Vanity thought #1058. The Right Thing?

Those of us who grew up in a western tradition absorb the idea of dichotomy, good vs evil, with our mothers’ milk. We all know that there’s the “right thing to do” and it must be done no matter the cost, for good must always triumph over evil, that’s what God is there for.

Everything in our lives is polarized – things are either good or bad and these two adjectives are two fallback choices when we run out of words. It was “good”, or it was “bad”, with a few variations such as “awesome” or “awful”. When confronted with something we can’t easily classify as good or bad we pause and say things like “Well, it was … different” or express our uncertainty in some other way, which leaves everyone wondering how could it not be simply good or bad, which everyone understands.

Our initial reactions to any person or event also always fall into one of the two categories. If we are uncertain, we can say “some of it is good, some of it is bad” but it’s still describing the thing in terms of duality, it’s just mixed.

When we say “mixed” we mean coexisting qualities of good and bad, not an actual mix like we see with mixing colors – who would ever guess that green is a mixture of yellow and blue? We don’t see green as interchanging streaks of yellow and blue but when we assess people or events we break them down into good and bad elements, we don’t see one “color”.

Of course this distinctive feature is not unique to only westerners and not all westerners see things like that all the time but, I believe, it’s an underlying assumption of our outlook on the world – we want to see the world in terms of good and evil.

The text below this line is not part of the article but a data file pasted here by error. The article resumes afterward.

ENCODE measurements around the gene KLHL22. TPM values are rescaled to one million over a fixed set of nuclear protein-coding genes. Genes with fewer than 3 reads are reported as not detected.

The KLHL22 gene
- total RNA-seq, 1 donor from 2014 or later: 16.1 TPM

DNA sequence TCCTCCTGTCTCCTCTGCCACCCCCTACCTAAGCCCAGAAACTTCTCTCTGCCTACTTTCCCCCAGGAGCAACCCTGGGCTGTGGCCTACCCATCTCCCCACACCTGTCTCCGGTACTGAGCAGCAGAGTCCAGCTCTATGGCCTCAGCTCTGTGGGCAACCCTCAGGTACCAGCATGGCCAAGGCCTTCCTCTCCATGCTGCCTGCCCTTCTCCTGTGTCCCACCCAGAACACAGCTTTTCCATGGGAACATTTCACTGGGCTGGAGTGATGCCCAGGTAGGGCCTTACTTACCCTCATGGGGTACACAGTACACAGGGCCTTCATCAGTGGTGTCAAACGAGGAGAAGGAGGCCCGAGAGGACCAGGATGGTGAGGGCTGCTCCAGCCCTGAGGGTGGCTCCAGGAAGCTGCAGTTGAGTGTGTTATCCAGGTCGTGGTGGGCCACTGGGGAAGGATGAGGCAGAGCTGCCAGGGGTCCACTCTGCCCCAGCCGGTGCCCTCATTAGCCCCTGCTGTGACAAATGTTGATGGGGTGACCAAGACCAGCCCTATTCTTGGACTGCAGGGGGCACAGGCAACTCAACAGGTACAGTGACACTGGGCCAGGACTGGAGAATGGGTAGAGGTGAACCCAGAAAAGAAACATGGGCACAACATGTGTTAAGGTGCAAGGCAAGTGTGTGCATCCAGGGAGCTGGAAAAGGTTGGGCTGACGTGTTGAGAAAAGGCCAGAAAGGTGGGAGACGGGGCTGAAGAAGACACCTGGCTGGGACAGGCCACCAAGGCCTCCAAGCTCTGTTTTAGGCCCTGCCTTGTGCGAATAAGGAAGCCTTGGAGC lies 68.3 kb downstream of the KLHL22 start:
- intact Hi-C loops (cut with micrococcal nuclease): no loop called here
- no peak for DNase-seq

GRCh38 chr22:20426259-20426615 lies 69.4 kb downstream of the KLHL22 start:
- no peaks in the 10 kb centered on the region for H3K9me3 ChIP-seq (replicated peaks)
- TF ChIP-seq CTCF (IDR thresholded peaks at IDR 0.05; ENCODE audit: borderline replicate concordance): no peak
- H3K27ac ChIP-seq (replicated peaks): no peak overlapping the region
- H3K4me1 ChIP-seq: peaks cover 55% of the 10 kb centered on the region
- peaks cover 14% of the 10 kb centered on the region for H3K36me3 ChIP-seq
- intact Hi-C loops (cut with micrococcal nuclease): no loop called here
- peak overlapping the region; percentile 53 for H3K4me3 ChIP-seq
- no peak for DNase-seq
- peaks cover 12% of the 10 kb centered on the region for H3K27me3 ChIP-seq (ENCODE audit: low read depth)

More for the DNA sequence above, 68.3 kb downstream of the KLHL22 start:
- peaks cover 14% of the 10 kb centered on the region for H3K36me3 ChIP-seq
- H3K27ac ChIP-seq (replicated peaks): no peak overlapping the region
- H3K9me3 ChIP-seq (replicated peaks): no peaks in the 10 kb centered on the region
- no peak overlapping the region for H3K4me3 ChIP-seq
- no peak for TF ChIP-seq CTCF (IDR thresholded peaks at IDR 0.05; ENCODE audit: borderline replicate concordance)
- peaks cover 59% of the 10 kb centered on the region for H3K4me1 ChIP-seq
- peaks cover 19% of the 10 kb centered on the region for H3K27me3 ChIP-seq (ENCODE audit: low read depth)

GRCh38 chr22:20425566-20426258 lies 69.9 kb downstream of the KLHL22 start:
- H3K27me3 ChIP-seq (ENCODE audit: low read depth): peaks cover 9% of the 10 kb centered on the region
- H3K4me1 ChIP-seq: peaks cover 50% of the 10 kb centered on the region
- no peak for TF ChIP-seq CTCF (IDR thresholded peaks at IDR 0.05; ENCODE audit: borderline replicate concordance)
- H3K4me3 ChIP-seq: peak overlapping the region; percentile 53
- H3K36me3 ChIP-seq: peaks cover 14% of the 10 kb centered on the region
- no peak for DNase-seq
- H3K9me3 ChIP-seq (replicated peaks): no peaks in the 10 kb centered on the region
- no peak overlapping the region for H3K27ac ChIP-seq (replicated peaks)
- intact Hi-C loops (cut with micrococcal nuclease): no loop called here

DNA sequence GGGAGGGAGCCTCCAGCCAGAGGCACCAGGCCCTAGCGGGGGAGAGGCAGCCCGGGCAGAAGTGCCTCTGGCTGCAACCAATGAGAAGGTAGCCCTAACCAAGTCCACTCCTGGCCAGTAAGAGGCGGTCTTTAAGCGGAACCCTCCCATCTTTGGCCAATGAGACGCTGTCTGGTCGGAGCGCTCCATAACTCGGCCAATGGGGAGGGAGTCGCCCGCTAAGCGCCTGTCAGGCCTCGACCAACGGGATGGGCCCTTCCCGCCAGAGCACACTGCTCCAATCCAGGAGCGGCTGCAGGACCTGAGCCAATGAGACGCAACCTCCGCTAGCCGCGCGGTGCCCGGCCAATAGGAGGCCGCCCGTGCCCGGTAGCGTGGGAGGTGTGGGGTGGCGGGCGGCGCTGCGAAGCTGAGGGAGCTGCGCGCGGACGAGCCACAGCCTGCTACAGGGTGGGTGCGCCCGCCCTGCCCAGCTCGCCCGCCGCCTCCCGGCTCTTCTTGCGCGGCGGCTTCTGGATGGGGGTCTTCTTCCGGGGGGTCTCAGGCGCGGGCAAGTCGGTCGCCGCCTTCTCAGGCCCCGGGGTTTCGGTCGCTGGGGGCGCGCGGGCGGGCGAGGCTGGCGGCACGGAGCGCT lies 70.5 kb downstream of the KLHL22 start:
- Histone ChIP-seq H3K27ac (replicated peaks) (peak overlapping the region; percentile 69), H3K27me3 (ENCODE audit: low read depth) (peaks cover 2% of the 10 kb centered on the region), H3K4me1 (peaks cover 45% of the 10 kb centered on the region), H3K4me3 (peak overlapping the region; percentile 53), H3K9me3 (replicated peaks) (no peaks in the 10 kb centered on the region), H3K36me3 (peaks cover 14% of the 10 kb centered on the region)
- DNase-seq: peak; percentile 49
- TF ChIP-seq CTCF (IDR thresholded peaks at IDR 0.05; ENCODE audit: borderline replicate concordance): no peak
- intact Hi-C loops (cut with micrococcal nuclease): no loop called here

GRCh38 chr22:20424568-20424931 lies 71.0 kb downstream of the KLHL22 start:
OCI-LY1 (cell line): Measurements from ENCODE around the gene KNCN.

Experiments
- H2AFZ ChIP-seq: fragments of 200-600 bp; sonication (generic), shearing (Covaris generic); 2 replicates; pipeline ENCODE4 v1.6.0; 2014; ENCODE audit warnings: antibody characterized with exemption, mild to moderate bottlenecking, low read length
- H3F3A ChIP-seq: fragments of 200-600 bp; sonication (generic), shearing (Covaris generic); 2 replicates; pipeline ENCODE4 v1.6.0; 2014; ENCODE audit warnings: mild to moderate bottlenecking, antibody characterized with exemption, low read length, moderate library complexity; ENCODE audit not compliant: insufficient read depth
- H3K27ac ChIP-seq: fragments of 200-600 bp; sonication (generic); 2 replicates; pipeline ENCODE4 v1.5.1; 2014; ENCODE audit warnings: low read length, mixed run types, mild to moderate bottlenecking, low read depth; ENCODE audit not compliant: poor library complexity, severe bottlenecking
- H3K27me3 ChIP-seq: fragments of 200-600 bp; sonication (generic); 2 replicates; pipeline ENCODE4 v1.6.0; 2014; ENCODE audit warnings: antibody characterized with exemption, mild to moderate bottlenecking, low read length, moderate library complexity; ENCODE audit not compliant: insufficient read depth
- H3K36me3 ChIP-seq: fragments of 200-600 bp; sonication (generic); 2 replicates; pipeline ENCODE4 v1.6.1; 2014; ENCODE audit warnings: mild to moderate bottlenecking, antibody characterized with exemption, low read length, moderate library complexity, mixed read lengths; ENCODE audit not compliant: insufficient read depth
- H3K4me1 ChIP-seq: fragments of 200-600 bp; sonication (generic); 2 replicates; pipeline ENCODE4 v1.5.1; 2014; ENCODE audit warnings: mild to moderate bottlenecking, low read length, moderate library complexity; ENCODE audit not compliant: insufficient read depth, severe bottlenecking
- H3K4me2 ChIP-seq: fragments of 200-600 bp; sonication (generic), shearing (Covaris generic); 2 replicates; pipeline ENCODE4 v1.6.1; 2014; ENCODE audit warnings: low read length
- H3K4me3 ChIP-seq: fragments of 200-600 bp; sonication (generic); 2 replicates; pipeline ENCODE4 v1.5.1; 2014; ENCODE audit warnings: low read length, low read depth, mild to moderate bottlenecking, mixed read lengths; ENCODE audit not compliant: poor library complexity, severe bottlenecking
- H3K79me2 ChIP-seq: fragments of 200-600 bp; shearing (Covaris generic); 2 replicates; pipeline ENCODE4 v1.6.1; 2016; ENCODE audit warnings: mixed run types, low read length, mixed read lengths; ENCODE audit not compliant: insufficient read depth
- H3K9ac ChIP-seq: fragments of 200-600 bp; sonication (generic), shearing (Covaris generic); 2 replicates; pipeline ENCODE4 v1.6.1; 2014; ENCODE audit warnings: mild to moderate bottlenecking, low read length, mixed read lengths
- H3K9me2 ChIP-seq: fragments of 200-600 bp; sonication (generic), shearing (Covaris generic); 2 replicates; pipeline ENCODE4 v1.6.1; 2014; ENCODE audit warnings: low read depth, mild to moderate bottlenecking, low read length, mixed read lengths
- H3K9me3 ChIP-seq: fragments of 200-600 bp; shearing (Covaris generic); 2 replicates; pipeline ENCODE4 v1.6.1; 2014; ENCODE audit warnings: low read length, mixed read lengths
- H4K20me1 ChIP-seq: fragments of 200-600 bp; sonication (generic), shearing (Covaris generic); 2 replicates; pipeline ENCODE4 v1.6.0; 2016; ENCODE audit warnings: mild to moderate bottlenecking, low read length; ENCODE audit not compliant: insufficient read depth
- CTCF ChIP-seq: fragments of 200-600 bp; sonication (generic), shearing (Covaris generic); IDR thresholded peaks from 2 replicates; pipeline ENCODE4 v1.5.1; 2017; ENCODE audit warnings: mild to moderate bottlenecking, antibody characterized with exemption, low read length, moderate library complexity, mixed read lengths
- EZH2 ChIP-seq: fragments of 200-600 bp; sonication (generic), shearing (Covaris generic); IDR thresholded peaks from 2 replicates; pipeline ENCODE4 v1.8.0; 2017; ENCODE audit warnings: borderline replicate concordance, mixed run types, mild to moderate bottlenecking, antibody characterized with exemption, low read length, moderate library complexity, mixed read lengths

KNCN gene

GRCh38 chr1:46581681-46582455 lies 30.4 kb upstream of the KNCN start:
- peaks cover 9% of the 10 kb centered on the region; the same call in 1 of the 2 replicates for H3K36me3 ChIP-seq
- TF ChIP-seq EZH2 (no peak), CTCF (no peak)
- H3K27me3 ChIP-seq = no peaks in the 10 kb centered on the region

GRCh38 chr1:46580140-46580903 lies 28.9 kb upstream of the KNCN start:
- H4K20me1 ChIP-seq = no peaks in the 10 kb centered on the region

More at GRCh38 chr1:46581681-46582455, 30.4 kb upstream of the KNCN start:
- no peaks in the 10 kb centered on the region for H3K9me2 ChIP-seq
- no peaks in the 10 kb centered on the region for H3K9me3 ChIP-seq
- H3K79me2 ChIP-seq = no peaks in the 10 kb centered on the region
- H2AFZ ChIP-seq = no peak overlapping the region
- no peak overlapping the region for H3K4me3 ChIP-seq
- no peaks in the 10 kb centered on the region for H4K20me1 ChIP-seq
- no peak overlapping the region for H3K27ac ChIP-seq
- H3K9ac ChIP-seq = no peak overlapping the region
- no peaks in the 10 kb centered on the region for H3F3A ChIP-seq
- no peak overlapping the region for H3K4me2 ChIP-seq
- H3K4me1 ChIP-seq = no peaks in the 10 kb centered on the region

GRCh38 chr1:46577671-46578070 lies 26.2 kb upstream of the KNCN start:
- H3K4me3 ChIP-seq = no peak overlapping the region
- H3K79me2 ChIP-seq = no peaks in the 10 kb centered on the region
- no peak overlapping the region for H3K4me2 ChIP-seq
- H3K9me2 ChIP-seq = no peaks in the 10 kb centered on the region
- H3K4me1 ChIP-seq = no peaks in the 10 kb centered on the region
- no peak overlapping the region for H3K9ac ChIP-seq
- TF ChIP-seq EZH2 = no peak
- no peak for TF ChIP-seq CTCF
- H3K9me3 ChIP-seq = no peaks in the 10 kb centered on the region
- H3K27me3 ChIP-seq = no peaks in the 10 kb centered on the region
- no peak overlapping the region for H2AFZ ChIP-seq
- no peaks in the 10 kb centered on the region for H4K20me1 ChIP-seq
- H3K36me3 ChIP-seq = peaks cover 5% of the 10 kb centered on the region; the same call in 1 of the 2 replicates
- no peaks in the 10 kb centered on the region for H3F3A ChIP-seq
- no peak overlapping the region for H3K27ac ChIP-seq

Notice how all kinds of opposites can be easily sorted into good-bad dichotomy? Light – good, dark – evil. Day – good, night – bad. Big – good, small – bad, and so on. Cold is bad even though hot is not necessarily so.

Our books also speak of duality as the distinctive feature of the illusion, our minds and senses have binary responses to sense objects – like and don’t like. Yet, we, as westerners, take it a lot further than that, and I blame the religion.

Christians and Muslims are extremely intolerant towards other religions, there’s only my way or highway. You either serve the “good” god or you serve Satan and your only destination is hell. That’s one of the reasons why Christians like to preach and convert others – without them the whole world is doomed. Muslims are not so dedicated to preaching but these days they convert far more people than Christians and for the converts the rest of the world immediately turns into infidels.

It’s totally different in India. There’s no such religion as Hinduism, strictly speaking, as it’s an amalgamation of a myriad different and often incompatible beliefs, and then there are Jains and Sikhs and Buddhists. Everyone is doing his own thing and everyone is doing right but his own gods, good for him, and so there’s no mutual hatred.

We, as ISKCON, appear to be extremist in our insistence only on Kṛṣṇa and Lord Caitanya but we are nothing like Christians in this regard. All we say is that all other paths are just slower and less reliable. Some are inimical to devotional service and so they are unacceptable to us but we don’t force what is good for us on everybody else. Kṛṣṇa fulfills everyone’s desires, if He arranged something for demoniac people we do not argue. We might go on and on about māyāvāda but we address its founder as Śrīpāda Śaṇkārācarya, a honorific title, and we know that he propagated his philosophy on Lord’s orders.